The U.S. Constitution and the Bill of Rights trumpet our aspirations for the kind of society that we want to be. But for much of our history, our nation failed to fulfill the promise of liberty.
In the early years of the 20th century, civil liberties were in a sorry state. Racial segregation was legal and pervaded all aspects of American society, with lynchings and other racist violence against African Americans occurring frequently. Sex discrimination was firmly institutionalized, denying women the right to vote and prompting their arrest for discussing birth control in public. Employers fired workers for advocating labor unions. The police conducted warrantless searches of criminal suspects and their homes with impunity. The government routinely deported aliens because of their political views.
This climate of repression became especially harsh during the years of World War I, when more than 1,900 legal actions were brought against Americans for their public speeches, newspaper articles, pamphlets or books. American citizens languished in jail for holding antiwar views, including a minister sentenced to 15 years for saying that the war was "unChristian." In 1919 and 1920, U.S. Attorney General Mitchell Palmer carried out mass arrests and deportations of thousands of Americans -- so-called radicals -- without warrants or regard for constitutional rights. Those arrested were brutally treated and held in horrible conditions.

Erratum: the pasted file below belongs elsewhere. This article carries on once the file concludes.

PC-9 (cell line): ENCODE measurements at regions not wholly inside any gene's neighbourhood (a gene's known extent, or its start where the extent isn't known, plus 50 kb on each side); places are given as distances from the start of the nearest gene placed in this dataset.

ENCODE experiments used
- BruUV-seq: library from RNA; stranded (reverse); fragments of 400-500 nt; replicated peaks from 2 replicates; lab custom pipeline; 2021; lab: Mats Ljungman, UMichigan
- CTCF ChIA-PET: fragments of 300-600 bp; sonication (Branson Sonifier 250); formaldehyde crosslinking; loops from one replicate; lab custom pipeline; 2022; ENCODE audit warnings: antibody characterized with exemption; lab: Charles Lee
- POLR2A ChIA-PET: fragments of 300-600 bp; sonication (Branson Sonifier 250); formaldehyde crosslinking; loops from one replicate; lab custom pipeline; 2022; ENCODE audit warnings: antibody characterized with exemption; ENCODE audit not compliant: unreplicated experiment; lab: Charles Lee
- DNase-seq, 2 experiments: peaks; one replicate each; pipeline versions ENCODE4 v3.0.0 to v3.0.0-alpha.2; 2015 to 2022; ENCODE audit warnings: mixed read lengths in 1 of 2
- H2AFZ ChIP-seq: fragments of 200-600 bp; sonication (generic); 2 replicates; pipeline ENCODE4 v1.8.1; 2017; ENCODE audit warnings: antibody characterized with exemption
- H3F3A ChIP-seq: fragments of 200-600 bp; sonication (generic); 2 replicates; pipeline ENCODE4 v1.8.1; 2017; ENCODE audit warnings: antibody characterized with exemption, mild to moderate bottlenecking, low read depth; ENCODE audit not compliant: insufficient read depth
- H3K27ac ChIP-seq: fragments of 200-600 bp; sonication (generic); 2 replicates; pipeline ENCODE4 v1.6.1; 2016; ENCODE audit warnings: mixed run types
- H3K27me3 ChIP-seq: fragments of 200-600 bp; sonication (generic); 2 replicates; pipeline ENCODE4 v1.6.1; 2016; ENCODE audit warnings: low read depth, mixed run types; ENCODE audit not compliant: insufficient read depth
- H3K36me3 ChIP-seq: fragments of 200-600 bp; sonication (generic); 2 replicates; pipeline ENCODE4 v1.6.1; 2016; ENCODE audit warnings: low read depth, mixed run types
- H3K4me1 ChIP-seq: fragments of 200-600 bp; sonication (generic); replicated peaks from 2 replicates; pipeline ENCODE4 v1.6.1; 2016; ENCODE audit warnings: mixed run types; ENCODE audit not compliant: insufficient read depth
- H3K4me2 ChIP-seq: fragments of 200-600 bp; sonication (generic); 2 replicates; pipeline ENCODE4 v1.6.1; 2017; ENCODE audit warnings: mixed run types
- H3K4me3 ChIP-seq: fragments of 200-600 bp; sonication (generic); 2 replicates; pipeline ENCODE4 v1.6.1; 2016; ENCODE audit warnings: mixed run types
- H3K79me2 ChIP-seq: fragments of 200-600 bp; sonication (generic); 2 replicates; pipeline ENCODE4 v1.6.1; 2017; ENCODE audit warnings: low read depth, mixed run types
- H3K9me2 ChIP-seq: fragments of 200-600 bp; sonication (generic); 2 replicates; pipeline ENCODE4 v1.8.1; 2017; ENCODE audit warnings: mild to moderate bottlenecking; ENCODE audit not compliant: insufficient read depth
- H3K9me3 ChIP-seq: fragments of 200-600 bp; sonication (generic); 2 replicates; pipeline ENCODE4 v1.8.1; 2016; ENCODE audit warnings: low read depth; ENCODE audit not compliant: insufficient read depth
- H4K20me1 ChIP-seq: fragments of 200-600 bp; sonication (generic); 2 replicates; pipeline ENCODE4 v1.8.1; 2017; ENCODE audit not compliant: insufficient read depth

In 1920, a small group of visionaries came together to discuss how to make civil liberties a reality. Led by Roger Baldwin, a social worker and labor activist, the group included Crystal Eastman, Albert DeSilver, Jane Addams, Felix Frankfurter, Helen Keller and Arthur Garfield Hayes. They formed the ACLU and dedicated themselves to holding the government to the Bill of Rights’ promises.
In its first year, the ACLU fought the campaign of harassment and deportation ordered by Attorney General Palmer. The ACLU championed such Palmer targets as politically radical immigrants and supported the right of Industrial Workers of the World members and other trade unionists to hold meetings and organize. The ACLU also secured the release of hundreds of activists imprisoned for their anti-war views and activities.

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